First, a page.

Editorial: Fireworks go thataways, guys

00:36, Aug 27 2014

The pyrotechnic explosion that injured three people at the Eden Park Bledisloe test on Saturday will stand as a cautionary tale, rather than an infamous one. Pure luck, though.

The injury to Celia Wang, in particular, was serious enough to be distressing.

The WorkSafe New Zealand inquiry, and the mortified reaction of the company involved, Tiel Pyrotechnics, should minimise future risk.

If the company needs any reminder of how seriously cocked-up fireworks can go wrong, the unhappy answer can come from the early days of Invercargill's military triumphalism.

The city had hectored the Seddon Government for a troop ship returning from the Boer War to stop here, so the brave young men could be appropriately honoured. In truth, many of them were wounded or sick and just about all would have much preferred to hasten to their northern homes.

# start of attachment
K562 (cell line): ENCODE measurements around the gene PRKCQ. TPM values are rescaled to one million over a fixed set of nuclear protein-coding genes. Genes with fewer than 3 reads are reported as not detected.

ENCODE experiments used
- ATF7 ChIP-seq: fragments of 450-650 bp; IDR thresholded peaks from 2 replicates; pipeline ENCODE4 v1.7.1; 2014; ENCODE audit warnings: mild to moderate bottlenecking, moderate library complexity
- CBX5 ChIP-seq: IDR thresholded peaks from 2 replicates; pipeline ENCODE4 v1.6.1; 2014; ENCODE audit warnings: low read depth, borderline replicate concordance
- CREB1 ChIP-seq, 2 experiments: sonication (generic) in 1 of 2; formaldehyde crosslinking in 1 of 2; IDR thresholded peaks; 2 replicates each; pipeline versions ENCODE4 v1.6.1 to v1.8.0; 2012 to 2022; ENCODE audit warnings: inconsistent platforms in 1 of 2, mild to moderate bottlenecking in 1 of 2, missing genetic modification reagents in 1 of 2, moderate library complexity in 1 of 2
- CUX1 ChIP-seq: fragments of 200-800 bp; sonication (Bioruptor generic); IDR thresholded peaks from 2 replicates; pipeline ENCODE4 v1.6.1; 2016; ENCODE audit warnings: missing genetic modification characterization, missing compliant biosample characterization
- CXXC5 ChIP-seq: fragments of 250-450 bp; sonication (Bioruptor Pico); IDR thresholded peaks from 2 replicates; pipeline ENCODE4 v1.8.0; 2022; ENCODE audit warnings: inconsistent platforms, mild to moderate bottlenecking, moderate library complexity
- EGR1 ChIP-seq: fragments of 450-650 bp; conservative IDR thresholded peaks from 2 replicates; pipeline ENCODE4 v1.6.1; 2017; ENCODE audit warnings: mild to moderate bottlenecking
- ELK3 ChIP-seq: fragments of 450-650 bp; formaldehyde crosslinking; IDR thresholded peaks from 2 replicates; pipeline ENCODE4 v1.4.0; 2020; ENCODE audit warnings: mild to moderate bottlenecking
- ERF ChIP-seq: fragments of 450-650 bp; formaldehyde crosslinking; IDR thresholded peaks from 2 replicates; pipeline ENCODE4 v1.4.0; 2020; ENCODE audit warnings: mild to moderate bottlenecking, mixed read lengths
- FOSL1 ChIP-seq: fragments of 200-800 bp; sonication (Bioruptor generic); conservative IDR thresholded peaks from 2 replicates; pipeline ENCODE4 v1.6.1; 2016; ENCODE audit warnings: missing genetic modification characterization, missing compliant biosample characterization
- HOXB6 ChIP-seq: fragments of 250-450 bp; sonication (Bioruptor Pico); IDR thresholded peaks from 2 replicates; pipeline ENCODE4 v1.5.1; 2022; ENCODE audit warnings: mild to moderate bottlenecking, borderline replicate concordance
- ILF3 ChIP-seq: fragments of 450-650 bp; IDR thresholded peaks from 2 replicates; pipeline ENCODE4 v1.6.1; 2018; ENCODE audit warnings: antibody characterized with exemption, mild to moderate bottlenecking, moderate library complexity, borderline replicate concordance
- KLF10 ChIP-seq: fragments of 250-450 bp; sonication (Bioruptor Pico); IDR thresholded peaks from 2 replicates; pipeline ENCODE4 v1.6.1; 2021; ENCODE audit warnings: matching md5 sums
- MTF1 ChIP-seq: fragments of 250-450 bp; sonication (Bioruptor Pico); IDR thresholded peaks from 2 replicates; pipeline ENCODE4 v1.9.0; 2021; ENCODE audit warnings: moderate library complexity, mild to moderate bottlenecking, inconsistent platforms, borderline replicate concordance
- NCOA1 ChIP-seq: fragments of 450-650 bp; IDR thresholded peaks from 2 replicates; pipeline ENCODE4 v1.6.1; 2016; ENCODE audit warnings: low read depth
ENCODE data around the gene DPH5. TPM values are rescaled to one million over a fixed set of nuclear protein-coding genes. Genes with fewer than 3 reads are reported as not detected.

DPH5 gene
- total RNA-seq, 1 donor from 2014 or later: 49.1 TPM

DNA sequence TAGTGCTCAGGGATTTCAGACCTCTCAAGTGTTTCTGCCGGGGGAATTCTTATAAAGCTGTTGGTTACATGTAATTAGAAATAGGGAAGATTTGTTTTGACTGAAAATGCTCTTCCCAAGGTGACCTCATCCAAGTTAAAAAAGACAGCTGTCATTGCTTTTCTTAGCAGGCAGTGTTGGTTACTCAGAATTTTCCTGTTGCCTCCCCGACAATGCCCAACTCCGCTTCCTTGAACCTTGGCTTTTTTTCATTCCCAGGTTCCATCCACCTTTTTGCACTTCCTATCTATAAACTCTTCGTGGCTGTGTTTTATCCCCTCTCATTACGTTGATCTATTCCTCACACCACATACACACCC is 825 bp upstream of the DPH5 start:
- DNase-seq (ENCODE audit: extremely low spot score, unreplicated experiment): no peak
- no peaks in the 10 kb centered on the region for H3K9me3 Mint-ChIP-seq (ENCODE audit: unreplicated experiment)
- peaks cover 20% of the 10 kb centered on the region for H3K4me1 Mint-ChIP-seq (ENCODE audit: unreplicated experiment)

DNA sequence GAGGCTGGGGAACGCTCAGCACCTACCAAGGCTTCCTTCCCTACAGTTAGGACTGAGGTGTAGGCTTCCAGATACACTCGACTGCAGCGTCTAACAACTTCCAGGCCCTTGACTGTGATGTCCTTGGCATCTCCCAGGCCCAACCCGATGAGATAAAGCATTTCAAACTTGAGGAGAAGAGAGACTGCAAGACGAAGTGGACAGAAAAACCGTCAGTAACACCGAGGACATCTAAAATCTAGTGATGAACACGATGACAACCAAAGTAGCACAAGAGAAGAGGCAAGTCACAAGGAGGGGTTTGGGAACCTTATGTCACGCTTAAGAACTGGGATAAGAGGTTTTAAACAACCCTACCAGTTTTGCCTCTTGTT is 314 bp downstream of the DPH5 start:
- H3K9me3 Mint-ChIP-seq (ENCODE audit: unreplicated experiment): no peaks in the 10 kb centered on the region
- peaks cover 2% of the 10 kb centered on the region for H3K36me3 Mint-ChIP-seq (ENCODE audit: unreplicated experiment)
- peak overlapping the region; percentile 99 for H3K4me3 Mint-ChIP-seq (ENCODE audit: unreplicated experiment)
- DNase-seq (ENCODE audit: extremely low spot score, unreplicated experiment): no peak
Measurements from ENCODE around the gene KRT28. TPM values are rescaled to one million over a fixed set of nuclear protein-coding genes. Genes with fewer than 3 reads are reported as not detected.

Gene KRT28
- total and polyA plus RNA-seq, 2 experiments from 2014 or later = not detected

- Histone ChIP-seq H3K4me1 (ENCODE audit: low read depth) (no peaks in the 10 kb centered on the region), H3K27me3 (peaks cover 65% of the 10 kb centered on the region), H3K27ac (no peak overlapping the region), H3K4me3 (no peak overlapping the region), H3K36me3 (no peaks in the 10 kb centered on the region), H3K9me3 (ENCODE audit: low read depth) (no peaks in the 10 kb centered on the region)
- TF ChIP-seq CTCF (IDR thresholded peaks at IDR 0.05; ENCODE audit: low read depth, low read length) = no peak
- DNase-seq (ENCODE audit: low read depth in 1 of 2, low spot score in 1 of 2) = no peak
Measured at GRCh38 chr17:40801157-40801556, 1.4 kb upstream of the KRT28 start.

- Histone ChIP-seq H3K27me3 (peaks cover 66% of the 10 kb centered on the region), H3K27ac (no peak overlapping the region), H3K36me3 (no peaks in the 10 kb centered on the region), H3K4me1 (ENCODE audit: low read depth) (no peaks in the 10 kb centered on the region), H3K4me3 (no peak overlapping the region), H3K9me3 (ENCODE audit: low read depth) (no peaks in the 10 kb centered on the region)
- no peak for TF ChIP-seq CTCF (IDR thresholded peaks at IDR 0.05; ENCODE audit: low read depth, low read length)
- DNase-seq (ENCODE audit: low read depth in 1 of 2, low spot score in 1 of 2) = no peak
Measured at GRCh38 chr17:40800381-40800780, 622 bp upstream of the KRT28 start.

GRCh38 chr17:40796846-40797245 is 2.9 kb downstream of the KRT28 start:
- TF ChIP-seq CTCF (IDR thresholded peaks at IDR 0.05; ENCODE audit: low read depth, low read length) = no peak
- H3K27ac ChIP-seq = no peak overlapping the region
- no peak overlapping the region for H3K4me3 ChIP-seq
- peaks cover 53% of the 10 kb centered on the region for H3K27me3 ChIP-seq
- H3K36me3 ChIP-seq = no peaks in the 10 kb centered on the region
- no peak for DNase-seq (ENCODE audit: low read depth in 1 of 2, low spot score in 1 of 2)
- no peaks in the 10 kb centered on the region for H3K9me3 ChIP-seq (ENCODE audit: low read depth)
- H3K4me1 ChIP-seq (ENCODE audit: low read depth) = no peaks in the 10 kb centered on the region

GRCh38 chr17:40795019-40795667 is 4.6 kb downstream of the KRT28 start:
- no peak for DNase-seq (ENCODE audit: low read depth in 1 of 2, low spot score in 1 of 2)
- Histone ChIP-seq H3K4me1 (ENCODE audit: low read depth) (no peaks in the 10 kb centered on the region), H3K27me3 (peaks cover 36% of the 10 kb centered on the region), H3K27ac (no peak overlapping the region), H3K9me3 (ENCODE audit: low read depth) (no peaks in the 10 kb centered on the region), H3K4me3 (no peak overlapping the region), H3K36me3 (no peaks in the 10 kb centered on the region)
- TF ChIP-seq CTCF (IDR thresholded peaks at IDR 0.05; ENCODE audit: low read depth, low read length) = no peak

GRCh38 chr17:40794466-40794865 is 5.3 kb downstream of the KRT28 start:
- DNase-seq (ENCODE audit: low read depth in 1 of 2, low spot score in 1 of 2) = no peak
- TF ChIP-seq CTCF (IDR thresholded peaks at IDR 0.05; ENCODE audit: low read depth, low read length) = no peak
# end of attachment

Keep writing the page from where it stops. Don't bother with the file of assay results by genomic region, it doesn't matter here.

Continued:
The ship arrived late after admiralty authorities deemed Bluff unsuitable, so the young veterans went to Port Chalmers and were sent back south on more accommodating vessels. They reached Invercargill by special train to find that the billeting arrangements had been lax and many had to spend a cold night on the streets. And to top it all, a night-time display at the corner of Dee and Tay streets (where, ironically, the Troopers' Memorial now stand so proudly) ended hideously when a joyously released signal rocket went horribly astray and struck an elderly woman, Nancy Littlewood Sneyd, right in the face, killing her.

Far less seriously, some folk on the Rugby Park terraces in 1996, when the introduction of Super Rugby was marked by streamers fired by little cannons, were pretty much retching under the horrid, pungent smoke that lingered afterwards.

One of these fans, wondering why the smoke was particularly strong around him, eventually noticed that a flaming streamer had landed on his shoe, which was now on fire.

Most of us do enjoy a flash piece of whizzbangery. That's fine, as long as we plan these events like the clear-eyed adults we're meant to be.


The Southland Times